A Concise History of Organ Development


Organ music today is an essential part of every church service world wide and has become almost synonymous for sacred music. Become? Hasn't it been like this forever?
No. Looking at organ history you will notice that the church has become the home of the organ rather unintentionally:

  • The organ was not invented by a musician but by an engineer named Ktesbios in Alexandria / Egypt in the 3rd century B.C. He built several rows of pipes that could produce different timbres. The air pressure needed for this was produced by reprocicating pumps driven by foot.

  • The organ saw its first heyday in the 1st century B.C. when there were even held public organ playing competitions.

  • It was the Roman emperor and persecutor of the Christians, Nero, who, in 67 A.D. introduced the organ to Rome, an instrument he knew from his Greek teachers. Soon it became a status symbol of Roman upper class.

  • Emperor Constantine later brought the organ to the Byzantine Empire. While the Western Roman Empire was lost and with it the organ in Europe as well it still remained a status symbol at the imperial palace in the Byzantine Empire (they even had organs with golden pipes ornamented with precious stones) until its fall in 1453. So the organ was the essential instrument in emperor worship for about a thousand years.

  • In the Western World it only reappeared in 757 A.D. when King Pippin the Smaller was presented an organ by Byzantine Emperor Constantine V. A century later the first European organ was built in Aachen.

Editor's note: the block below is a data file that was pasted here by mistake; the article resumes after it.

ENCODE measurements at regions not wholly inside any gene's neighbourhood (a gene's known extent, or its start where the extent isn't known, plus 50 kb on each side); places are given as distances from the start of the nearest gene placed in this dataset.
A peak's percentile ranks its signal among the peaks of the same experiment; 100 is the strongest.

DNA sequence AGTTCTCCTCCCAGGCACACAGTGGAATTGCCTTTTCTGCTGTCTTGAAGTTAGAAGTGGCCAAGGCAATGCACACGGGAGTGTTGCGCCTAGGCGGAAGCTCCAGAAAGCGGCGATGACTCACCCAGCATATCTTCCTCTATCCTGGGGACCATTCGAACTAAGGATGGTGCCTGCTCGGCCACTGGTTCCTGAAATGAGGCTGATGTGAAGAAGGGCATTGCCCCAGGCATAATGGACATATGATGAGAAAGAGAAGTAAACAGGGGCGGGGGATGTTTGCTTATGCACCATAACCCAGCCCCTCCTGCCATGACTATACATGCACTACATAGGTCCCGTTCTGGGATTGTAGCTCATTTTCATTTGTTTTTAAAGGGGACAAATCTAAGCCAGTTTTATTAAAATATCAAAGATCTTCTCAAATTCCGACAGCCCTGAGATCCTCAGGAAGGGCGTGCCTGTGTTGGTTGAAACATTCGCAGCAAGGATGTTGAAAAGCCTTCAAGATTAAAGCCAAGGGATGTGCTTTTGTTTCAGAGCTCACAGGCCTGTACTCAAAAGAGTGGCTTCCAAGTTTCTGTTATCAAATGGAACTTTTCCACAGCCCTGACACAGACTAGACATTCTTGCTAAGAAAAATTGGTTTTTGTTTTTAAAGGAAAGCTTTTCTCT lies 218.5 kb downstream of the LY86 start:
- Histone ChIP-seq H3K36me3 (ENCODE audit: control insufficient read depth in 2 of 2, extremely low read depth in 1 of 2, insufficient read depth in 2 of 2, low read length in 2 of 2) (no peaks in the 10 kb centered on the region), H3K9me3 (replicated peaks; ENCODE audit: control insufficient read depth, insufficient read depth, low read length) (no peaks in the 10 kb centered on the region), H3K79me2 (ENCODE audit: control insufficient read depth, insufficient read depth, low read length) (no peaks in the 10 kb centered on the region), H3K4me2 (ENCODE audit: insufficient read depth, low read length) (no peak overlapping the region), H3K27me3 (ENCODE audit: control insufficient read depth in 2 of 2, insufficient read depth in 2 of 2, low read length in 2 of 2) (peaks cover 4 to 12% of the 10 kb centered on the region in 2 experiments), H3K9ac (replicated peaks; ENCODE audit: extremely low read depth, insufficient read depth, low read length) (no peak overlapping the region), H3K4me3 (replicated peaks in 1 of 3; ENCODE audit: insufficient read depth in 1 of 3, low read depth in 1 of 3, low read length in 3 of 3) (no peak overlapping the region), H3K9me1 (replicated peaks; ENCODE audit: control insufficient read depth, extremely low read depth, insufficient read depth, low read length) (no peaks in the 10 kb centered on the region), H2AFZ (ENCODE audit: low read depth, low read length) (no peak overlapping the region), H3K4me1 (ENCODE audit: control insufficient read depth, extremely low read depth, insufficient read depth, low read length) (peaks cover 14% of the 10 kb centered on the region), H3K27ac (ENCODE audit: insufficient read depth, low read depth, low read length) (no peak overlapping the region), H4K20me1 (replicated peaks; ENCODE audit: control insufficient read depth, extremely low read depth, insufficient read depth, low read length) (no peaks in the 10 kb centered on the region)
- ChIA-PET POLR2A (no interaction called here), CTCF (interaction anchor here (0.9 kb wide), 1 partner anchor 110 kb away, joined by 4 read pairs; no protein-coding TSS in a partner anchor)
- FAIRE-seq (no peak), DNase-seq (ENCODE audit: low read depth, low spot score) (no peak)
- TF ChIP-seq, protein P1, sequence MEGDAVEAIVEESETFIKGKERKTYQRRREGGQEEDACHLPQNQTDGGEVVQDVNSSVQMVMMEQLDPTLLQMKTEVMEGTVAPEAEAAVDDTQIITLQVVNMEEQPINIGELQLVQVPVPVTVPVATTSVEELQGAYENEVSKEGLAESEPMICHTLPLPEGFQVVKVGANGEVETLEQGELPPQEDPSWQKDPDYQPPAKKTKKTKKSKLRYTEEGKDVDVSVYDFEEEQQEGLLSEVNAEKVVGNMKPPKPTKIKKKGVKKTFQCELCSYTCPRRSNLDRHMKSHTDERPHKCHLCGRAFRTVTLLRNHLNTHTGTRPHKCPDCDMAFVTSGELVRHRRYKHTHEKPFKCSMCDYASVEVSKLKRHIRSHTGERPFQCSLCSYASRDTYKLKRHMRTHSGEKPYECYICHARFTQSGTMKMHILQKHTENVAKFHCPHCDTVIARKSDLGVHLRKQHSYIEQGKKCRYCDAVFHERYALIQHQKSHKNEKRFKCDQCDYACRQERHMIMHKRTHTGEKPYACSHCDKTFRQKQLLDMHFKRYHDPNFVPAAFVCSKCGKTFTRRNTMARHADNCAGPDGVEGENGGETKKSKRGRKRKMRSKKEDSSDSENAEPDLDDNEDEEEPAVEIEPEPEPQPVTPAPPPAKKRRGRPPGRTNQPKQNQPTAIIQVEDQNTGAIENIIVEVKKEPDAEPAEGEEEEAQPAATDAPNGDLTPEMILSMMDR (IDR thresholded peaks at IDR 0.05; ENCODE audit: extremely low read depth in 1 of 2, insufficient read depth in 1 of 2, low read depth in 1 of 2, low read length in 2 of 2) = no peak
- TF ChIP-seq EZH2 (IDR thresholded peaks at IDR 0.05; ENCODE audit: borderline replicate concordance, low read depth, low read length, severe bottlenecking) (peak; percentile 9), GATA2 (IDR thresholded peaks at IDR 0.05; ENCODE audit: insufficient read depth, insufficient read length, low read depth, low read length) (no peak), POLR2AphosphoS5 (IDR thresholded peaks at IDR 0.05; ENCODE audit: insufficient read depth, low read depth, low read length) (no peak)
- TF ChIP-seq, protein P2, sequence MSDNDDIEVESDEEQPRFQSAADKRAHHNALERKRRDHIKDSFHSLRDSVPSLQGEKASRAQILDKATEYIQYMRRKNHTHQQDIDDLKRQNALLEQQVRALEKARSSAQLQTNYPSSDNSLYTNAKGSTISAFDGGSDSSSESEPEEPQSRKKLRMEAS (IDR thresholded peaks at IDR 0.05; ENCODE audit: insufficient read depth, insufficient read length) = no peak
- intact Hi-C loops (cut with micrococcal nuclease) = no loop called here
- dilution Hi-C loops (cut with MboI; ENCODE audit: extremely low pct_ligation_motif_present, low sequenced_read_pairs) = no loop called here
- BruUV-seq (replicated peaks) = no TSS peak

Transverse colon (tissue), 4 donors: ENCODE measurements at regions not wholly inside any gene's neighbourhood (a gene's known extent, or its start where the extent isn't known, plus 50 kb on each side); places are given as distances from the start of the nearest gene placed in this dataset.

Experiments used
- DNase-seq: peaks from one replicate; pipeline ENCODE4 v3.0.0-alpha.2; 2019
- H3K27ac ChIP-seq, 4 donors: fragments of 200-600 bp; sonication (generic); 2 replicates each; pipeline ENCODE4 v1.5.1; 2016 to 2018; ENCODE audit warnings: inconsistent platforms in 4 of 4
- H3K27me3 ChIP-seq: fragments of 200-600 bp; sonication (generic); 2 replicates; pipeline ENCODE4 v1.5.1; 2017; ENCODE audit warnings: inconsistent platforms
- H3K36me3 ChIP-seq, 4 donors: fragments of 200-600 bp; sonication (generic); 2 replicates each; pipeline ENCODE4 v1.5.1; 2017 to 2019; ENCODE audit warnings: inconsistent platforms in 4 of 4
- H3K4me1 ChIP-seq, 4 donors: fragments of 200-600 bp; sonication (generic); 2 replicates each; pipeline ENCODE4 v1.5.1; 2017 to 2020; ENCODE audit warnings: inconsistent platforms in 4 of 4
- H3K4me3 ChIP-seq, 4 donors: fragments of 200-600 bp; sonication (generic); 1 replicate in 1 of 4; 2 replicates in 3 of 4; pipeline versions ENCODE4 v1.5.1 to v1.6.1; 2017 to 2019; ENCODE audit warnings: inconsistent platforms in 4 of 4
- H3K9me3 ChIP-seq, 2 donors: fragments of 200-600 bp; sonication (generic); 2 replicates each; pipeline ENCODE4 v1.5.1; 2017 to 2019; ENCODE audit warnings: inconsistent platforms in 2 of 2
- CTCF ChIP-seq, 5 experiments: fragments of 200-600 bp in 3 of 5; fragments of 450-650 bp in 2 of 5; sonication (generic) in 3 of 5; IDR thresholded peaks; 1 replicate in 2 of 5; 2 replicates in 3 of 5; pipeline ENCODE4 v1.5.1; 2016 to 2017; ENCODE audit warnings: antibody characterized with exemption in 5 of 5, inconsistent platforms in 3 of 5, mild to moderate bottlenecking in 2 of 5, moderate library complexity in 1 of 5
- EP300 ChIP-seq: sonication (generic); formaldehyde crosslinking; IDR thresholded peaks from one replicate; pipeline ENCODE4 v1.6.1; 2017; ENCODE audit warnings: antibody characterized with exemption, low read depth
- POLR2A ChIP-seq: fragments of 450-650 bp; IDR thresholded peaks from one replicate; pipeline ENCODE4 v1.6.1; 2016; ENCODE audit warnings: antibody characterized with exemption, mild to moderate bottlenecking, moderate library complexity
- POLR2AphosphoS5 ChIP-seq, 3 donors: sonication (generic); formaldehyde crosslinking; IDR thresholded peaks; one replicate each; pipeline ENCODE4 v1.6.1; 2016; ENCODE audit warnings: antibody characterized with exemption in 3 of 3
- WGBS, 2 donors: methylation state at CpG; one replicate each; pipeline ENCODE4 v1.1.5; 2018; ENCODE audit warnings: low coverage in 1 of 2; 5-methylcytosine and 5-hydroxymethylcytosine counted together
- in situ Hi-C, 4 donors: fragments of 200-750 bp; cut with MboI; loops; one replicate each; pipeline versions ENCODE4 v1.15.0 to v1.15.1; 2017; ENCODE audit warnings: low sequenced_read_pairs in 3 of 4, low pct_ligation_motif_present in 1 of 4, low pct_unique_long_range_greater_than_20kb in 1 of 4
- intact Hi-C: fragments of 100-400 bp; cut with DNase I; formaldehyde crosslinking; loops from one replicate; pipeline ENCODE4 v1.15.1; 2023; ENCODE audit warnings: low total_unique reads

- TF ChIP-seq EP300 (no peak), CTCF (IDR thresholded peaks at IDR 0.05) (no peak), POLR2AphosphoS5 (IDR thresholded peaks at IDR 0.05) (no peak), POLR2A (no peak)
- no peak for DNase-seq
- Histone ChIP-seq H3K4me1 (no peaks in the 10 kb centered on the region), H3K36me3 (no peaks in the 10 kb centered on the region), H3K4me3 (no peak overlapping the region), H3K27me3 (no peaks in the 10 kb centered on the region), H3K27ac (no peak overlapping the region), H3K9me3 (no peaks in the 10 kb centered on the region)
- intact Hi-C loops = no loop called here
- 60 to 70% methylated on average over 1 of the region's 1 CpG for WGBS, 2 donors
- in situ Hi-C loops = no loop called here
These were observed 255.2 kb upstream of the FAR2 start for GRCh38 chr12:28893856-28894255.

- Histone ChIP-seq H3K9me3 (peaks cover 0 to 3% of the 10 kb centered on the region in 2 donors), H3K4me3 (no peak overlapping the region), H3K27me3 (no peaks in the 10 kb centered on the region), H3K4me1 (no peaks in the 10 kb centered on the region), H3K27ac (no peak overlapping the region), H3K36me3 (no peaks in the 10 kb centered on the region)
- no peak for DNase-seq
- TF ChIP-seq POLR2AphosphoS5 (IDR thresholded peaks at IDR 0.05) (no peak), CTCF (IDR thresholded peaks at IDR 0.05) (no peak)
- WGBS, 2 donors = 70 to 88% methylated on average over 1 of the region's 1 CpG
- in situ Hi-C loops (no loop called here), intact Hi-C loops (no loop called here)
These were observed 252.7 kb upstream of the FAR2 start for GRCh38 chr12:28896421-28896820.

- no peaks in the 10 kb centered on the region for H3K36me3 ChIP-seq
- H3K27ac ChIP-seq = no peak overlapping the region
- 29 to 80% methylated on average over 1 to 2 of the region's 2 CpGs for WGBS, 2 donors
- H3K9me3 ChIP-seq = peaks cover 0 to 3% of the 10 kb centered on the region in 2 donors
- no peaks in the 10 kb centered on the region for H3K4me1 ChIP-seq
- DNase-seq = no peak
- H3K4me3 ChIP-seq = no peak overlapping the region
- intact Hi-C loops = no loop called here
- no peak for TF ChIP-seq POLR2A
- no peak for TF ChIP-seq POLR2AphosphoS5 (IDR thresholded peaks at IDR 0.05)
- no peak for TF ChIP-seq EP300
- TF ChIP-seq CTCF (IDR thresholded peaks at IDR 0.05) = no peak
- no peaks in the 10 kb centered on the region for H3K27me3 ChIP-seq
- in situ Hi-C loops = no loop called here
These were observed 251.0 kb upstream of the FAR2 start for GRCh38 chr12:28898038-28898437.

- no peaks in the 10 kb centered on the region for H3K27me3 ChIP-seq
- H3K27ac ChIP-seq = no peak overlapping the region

• The church fathers and popes disapproved of musical instruments during church service. This applied especially to the organ being the utmost symbol of worldliness by "imitating the sensually exciting sound of the Aulos" (an ancient double-reed woodwind instrument).

  • Still, after the turn of the millennium organs turned up in monasteries, and, from the 13th century more and more in church buildings as well. So, far away from Rome, the organ, due to the special opportunities it offered for teaching music, slowly but surely found its way into the churches.

  • As a matter of fact in the 14th century most of the main town churches had an organ. After the council of Milan had agreed to accept the organ as "the only musical instrument that may be used in church services" in 1287 the chapter general of Ferrara in 1290 decided to "ban the playing of the organ during services".
Drawing by Gerard Hoffnung, "The Organ Player"
  • Between the 14th and the 16th century many improvements were introduced in organ construction, amongst others the pedal. After this time of glory the Reformation brought a new crisis. While Martin Luther supported the use of the organ John Calvin and Ulrich Zwingli firmly rejected it. Many organs were destroyed or had to be closed down during church service.

  • In the last few centuries the organ advanced to be the main accompanying instrument for church services, mainly through the influence of great composers such as Johann Sebastian Bach. Interestingly organs have never been employed in the Eastern churches.
So the organ is not necessarily the Christian musical instrument even if it has grown to be so in our cultural environment in the last centuries.